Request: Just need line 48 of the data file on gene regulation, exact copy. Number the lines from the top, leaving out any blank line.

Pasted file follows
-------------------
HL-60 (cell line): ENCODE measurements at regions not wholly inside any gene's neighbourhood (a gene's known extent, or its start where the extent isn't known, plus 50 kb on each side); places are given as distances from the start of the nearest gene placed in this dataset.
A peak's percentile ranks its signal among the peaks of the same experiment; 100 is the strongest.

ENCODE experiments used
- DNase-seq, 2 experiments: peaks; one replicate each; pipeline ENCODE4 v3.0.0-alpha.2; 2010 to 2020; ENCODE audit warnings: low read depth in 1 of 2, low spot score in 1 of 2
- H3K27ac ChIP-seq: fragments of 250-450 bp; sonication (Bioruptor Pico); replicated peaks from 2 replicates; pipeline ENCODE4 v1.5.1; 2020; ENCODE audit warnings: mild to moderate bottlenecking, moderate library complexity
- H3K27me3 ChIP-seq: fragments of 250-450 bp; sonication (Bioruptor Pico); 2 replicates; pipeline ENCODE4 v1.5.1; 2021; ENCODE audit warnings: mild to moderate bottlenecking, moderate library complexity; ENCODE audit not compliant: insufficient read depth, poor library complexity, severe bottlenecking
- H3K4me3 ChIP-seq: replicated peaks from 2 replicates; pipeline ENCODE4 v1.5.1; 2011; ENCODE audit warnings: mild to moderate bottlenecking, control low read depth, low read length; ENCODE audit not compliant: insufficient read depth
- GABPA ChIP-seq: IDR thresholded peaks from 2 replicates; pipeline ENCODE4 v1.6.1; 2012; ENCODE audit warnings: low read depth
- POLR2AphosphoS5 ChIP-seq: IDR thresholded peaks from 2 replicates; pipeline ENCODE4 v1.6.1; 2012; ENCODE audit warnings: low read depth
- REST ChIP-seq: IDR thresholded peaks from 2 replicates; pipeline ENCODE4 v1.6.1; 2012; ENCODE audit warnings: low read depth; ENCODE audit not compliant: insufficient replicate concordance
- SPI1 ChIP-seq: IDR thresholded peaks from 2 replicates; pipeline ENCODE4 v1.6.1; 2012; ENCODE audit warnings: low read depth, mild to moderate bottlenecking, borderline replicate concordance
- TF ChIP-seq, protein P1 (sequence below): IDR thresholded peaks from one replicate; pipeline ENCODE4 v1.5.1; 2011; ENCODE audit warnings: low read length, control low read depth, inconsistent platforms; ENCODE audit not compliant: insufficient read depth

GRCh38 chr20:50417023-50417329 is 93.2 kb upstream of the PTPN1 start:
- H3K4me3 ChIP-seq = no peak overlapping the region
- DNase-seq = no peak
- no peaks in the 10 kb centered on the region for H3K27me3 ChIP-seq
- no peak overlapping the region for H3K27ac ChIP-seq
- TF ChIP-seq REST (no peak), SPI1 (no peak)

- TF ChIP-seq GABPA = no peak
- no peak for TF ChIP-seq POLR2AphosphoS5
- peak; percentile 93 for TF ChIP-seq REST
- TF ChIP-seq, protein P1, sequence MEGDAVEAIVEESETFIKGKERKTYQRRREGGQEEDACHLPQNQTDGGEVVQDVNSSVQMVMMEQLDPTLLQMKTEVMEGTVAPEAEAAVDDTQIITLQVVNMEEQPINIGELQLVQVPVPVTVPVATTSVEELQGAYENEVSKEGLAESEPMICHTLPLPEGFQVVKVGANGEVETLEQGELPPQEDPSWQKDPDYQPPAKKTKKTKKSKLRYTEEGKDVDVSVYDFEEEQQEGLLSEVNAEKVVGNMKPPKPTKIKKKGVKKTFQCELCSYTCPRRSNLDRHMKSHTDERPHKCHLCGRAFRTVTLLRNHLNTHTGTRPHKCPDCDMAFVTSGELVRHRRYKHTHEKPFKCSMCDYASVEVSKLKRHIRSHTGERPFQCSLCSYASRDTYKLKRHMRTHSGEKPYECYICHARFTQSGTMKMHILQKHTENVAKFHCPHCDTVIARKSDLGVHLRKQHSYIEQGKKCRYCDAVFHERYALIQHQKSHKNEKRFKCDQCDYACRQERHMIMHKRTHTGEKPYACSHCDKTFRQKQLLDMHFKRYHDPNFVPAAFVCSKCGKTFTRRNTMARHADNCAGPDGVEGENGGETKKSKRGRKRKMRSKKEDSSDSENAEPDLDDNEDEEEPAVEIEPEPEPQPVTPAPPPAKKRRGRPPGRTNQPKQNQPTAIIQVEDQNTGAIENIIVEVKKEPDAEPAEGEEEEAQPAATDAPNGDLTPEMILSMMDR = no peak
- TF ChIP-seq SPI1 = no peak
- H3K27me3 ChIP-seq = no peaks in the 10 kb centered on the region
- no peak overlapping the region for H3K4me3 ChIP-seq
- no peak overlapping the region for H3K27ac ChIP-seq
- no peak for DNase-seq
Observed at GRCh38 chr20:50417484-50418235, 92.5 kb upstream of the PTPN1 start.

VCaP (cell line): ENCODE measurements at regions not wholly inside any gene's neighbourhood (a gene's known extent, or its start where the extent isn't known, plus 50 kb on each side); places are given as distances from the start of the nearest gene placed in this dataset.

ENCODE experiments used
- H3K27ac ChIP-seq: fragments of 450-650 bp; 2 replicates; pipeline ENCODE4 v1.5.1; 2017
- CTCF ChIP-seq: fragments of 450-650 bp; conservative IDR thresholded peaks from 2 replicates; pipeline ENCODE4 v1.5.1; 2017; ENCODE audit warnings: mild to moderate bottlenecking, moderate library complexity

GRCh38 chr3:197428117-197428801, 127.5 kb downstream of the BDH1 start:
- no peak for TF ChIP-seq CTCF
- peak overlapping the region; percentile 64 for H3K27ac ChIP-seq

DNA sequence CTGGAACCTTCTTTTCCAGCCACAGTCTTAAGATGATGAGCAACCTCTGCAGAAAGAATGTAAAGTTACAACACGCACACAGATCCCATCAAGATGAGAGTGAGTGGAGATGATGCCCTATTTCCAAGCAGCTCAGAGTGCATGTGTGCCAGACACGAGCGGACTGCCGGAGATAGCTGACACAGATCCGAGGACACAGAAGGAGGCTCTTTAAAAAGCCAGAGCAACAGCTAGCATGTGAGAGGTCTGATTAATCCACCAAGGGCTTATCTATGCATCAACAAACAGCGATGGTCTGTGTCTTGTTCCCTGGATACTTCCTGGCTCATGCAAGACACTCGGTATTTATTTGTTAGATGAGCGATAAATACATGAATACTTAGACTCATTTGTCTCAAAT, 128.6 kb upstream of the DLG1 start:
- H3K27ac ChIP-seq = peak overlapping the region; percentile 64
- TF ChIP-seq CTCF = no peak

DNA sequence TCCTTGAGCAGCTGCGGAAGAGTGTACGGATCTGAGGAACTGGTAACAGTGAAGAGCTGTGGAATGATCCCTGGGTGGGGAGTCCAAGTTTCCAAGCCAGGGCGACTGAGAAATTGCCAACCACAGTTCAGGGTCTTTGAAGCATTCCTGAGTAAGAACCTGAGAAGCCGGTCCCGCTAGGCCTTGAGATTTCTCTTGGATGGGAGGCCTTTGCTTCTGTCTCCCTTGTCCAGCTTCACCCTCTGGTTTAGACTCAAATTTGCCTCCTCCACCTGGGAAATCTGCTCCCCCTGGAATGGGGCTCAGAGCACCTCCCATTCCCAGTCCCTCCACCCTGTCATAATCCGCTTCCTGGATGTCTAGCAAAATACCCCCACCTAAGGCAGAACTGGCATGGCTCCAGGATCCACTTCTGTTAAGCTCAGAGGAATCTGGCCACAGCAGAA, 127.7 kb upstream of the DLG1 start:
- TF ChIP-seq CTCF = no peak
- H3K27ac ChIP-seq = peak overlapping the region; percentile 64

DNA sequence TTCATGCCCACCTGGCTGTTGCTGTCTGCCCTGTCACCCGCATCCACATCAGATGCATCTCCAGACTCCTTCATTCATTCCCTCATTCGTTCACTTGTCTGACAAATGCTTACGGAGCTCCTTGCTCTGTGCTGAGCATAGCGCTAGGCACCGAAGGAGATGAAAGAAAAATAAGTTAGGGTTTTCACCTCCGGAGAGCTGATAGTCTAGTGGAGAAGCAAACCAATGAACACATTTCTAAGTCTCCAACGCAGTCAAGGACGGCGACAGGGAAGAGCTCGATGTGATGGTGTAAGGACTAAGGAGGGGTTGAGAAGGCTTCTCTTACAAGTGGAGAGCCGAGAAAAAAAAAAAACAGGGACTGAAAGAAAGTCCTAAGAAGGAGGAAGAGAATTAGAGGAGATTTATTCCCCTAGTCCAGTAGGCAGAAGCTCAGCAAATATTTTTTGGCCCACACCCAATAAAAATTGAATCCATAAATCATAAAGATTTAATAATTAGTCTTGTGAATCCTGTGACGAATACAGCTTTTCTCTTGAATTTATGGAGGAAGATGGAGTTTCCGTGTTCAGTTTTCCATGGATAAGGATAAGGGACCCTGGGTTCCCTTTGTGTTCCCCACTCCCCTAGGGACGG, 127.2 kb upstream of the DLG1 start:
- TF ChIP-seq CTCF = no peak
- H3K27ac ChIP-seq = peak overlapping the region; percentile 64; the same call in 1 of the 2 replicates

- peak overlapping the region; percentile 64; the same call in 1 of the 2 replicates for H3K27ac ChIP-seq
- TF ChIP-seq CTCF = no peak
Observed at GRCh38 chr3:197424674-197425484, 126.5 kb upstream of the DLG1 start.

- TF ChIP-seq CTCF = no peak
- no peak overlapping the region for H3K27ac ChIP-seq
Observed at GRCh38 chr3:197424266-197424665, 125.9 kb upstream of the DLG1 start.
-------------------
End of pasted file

- TF ChIP-seq CTCF = no peak